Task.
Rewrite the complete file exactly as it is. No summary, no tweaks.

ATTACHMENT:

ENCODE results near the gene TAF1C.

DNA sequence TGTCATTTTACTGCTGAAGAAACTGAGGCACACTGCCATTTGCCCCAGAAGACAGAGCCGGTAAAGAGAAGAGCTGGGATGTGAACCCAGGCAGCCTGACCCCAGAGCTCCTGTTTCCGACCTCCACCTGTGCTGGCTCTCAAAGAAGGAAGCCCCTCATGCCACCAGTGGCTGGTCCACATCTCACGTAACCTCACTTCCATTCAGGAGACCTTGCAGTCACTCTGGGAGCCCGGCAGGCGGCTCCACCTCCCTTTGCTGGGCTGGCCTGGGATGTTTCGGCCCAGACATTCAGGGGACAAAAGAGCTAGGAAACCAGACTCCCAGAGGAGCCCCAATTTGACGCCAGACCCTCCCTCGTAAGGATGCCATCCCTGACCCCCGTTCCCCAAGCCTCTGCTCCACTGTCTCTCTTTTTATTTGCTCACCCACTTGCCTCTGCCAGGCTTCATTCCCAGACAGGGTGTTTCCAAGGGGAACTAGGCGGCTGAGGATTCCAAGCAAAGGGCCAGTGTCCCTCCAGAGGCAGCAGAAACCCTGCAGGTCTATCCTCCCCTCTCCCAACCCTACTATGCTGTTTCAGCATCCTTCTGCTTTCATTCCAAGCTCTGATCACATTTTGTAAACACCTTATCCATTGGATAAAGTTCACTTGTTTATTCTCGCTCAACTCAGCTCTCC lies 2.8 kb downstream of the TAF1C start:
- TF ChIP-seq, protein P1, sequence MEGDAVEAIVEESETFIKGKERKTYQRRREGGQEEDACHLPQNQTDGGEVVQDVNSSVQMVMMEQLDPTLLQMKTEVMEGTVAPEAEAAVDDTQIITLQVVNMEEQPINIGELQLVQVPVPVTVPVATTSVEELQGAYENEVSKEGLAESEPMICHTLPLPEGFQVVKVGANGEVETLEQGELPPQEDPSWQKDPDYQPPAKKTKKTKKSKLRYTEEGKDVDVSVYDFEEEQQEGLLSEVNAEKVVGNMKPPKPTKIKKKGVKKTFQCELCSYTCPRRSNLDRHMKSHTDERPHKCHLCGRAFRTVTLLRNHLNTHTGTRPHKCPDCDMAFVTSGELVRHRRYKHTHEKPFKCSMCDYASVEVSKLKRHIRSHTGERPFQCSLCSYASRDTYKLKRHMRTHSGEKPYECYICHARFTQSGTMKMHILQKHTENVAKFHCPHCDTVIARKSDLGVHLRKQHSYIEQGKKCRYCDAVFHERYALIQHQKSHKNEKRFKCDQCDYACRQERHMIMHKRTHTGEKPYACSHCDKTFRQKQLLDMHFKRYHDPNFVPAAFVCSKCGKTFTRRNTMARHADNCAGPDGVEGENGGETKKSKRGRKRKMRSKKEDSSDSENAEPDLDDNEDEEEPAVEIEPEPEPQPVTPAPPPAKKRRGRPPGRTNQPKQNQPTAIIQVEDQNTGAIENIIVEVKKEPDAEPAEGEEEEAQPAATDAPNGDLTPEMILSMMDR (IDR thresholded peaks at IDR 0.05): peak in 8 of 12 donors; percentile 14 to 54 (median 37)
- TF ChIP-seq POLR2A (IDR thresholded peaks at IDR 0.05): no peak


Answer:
ENCODE results near the gene TAF1C.

DNA sequence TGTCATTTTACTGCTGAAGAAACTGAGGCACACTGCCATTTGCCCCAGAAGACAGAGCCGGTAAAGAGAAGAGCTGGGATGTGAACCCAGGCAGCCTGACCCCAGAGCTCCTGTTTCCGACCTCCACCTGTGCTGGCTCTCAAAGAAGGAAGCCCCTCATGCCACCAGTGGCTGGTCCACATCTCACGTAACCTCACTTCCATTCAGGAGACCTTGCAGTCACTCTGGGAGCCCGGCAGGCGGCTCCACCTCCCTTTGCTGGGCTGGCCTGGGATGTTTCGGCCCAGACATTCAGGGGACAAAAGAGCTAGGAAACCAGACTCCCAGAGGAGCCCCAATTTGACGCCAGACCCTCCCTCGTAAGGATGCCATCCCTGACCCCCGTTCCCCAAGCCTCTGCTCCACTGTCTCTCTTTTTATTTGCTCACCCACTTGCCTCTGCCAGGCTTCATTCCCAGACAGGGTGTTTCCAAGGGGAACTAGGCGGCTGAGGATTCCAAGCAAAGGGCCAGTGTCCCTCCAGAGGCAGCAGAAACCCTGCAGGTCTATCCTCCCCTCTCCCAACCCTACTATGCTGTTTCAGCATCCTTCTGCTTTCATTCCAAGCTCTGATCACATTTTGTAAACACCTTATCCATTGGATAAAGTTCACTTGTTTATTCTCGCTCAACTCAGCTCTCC lies 2.8 kb downstream of the TAF1C start:
- TF ChIP-seq, protein P1, sequence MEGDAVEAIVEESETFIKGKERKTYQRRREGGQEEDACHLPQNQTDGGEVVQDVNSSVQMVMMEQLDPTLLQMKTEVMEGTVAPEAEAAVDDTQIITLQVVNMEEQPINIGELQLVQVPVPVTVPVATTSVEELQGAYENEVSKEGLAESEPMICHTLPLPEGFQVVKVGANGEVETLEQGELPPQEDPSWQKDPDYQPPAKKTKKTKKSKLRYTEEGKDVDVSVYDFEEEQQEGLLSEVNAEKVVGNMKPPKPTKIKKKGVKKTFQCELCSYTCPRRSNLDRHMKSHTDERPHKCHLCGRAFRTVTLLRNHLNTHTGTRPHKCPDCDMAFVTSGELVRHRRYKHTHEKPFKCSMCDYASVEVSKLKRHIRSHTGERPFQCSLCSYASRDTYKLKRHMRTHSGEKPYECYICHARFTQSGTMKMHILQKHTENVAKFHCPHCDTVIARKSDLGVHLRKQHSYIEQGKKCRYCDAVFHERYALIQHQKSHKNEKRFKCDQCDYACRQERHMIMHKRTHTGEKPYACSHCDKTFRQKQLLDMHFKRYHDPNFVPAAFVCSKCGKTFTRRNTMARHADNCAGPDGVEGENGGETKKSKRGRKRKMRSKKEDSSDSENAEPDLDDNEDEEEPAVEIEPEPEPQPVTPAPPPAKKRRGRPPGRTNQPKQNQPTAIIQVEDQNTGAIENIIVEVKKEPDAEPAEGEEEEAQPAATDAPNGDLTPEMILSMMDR (IDR thresholded peaks at IDR 0.05): peak in 8 of 12 donors; percentile 14 to 54 (median 37)
- TF ChIP-seq POLR2A (IDR thresholded peaks at IDR 0.05): no peak